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Mountain Lion Safety



I've only managed to see a mountain lion in the wild once. It was not many years after Scenic Canyons got started, my dad and I were driving down a bumpy dirt road after cleaning restrooms at Friendship and Spring Campgrounds on the Cache National Forest. As we came around a corner, there was a mountain lion standing right in the middle of the road. It looked at us for a second before jumping down and standing on a rock by the river. From the safety of our car, we were able to observe this beautiful animal, until it disappeared into the trees. Never again was I able to spot one of these elusive animals.


While we no longer manage those campgrounds, there are mountain lions present on the Colville & Idaho Panhandle National Forests (our permit managers had a run-in with one at Noisy Creek Campground). When visiting our campgrounds, please make sure to respect these creatures. While mountain lion attacks are very rare, knowing what to do while in mountain lion country could save your life.


If You Encounter a Mountain Lion

  • If you spot a mountain lion & the animal is unaware of you, alter your route so that you will move away from its area.

  • Never approach a mountain lion especially one that is feeding or with kittens.

  • Most mountain lions will try to avoid confrontation. Always give them a way to escape.

  • Do not run. Remain calm. Hold your ground or back away slowly.

  • Continue facing the mountain lion & maintain eye contact.

  • Do all you can to appear larger; Stand upright, raise your arms, raise your walking stick, open your jacket.

  • If you have small children or pets with you, try to pick them up without turning away or bending over.

  • Never bend over or crouch down, avoid looking like a four-legged prey animal. Again, do not bend over to pick up a rock or stick off the ground. This action may trigger a pounce response in a mountain lion.

  • If the lion behaves aggressively, wave your arms slowly & speak firmly in a loud voice, & throw objects like the water bottle in your hand. The goal is to convince it that you are not prey & may be dangerous yourself.

  • Try to remain standing to protect your head & neck.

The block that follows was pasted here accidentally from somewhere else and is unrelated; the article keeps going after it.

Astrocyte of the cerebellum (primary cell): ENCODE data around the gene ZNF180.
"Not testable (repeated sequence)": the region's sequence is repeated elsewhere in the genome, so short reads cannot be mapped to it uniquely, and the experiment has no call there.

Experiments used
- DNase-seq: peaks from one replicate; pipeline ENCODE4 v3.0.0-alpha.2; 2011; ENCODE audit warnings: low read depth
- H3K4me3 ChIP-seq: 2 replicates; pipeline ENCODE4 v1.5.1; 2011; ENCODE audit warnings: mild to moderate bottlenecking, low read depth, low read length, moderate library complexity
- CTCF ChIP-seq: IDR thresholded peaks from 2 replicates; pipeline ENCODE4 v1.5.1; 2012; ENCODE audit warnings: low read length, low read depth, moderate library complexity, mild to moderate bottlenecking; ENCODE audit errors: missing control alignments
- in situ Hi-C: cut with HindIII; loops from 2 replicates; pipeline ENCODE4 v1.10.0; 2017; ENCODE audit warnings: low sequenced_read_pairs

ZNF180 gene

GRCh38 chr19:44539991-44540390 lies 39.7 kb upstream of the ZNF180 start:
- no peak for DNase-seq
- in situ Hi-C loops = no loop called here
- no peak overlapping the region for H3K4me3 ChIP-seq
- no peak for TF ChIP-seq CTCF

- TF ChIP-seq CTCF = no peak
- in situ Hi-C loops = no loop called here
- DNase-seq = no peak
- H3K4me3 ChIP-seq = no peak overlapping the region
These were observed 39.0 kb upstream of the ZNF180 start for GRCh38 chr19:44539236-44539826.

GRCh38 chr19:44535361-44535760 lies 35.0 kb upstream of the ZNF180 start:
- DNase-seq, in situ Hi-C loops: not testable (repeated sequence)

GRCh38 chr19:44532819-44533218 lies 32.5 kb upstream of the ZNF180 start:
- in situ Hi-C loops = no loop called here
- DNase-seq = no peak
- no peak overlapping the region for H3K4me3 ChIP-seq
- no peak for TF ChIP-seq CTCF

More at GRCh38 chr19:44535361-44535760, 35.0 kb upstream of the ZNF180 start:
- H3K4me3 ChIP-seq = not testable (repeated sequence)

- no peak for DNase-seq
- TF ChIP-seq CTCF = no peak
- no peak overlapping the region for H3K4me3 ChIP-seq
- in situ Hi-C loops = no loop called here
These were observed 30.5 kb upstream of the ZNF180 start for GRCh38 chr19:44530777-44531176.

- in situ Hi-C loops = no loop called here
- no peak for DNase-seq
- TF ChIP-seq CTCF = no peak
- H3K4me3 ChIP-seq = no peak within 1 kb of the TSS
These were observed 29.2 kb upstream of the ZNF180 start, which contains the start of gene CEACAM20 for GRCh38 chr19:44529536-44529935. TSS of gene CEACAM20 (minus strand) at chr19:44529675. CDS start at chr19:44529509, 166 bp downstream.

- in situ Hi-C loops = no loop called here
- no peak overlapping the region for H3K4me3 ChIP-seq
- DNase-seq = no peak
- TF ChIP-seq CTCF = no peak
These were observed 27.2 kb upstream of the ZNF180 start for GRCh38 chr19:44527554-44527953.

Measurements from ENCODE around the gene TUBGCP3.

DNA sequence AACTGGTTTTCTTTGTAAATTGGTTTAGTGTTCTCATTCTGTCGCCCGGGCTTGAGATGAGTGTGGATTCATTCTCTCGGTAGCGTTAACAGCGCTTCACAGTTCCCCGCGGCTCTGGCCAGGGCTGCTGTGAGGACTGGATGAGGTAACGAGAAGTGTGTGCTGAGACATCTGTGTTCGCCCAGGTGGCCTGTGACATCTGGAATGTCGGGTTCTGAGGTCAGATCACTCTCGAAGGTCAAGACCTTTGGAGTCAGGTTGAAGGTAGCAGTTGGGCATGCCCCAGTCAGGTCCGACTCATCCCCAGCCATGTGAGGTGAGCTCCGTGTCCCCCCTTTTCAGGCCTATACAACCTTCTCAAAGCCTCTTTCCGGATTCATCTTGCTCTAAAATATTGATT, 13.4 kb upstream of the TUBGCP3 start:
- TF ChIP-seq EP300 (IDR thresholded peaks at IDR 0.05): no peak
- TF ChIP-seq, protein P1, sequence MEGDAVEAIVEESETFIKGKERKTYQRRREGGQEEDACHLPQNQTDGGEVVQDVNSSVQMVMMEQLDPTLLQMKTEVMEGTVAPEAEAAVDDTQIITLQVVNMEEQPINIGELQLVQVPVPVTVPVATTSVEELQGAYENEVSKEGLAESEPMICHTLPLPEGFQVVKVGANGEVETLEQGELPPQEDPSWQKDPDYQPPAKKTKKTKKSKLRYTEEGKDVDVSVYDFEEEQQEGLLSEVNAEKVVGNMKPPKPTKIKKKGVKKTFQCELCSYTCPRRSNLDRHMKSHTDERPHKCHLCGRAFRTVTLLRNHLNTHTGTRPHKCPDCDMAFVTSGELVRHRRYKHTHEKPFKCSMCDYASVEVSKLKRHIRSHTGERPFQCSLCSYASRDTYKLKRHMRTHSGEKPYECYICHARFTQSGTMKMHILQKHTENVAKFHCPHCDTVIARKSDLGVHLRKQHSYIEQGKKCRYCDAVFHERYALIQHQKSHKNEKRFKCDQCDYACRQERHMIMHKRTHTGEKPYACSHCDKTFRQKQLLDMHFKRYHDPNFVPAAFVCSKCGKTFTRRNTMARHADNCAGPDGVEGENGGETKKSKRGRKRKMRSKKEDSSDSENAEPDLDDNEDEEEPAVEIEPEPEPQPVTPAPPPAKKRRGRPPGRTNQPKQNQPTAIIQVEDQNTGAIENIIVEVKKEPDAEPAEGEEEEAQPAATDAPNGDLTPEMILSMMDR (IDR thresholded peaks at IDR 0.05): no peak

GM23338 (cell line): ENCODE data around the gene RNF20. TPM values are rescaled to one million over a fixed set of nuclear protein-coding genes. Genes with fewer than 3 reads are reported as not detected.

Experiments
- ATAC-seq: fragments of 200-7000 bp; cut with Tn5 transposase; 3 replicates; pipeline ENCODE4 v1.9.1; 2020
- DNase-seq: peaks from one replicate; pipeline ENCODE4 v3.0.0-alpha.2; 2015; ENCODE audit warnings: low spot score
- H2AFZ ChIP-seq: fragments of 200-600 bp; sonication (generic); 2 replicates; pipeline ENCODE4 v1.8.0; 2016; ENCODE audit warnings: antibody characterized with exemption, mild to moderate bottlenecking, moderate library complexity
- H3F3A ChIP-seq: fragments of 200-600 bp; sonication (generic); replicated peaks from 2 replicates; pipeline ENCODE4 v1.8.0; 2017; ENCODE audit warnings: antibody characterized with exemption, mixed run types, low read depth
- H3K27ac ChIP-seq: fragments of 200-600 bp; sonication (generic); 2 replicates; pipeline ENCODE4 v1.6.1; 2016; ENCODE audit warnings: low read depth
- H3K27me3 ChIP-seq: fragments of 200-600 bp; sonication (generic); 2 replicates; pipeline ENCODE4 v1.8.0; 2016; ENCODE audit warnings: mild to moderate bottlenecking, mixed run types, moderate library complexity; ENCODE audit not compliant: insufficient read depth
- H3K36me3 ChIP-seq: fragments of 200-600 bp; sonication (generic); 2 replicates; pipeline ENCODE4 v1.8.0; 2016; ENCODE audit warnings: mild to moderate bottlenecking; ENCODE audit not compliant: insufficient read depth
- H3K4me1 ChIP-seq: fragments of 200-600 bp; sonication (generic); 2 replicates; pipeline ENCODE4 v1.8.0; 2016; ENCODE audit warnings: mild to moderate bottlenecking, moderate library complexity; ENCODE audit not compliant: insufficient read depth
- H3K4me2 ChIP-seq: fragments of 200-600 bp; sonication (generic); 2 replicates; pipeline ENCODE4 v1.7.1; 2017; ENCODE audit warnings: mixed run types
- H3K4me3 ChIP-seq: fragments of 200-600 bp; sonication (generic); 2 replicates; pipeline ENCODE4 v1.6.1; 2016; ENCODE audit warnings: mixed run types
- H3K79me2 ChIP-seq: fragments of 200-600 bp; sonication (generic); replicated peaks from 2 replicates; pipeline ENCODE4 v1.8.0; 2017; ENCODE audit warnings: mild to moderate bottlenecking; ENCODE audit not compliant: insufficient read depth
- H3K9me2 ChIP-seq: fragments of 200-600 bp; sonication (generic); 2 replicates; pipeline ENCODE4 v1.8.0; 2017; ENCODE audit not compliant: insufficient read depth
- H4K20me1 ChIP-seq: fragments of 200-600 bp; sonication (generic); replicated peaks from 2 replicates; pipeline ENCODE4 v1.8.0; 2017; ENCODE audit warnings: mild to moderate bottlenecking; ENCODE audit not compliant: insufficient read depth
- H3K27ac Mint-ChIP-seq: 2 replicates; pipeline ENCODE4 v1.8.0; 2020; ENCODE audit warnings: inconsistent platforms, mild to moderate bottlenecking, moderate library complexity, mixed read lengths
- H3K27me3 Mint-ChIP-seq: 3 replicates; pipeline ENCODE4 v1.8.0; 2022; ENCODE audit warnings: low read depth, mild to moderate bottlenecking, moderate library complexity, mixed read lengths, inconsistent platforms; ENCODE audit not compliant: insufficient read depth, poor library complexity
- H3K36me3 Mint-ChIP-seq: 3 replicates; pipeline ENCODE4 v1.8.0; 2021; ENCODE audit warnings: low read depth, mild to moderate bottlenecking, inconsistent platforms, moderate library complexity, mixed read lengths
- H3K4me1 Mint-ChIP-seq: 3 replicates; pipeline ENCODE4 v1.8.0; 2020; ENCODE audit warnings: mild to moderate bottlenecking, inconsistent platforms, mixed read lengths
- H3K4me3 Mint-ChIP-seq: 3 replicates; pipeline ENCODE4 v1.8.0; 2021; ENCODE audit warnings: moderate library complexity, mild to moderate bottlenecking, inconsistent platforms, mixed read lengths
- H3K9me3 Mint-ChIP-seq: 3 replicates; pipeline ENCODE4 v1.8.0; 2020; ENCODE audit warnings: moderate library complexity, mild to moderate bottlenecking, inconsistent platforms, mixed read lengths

• If attacked, fight back!! Use rocks, jackets, sticks to turn away the mountain lions.

  • Report any mountain lion encounters or incident to the local Ranger District, or Fish & Wildlife Office.


Avoiding Mountain Lions on the Trail or in the Backcountry

  • Even at a distance a brief glimpse should be cause for alarm. Though the cougar is most likely to leave the area, you should group together & travel with great caution.

  • Make your presence known. Make noise, sing, talk loudly, or wear a bell.

  • Avoid walking or hiking alone. Travel with a group if possible.

  • Watch children closely & never let them run ahead or lag behind on the trail. Talk to children about lions & teach them what to do if they meet one.

  • Hike during daylight hours & stay on established trails.

  • Watch for signs of mountain lion use along the trail; scat, claw marks, scratch piles usually made of grass, dirt, pine needles & leaves.

  • Stay far away from kittens, their mother is nearby.

  • Select a campsite away from thick brush, rock over-hangs & cliffs, & animal trails.

  • Avoid taking pets - they are easy prey & may attract mountain lions.

  • Do not leave pets or pet food outside & unattended while in camp, especially at dawn & dusk. Pets can attract mountain lions into developed areas.

  • If there are repeated sightings, be prepared to aggressively defend yourself & others. Be alert & on guard for the remainder of your hike.

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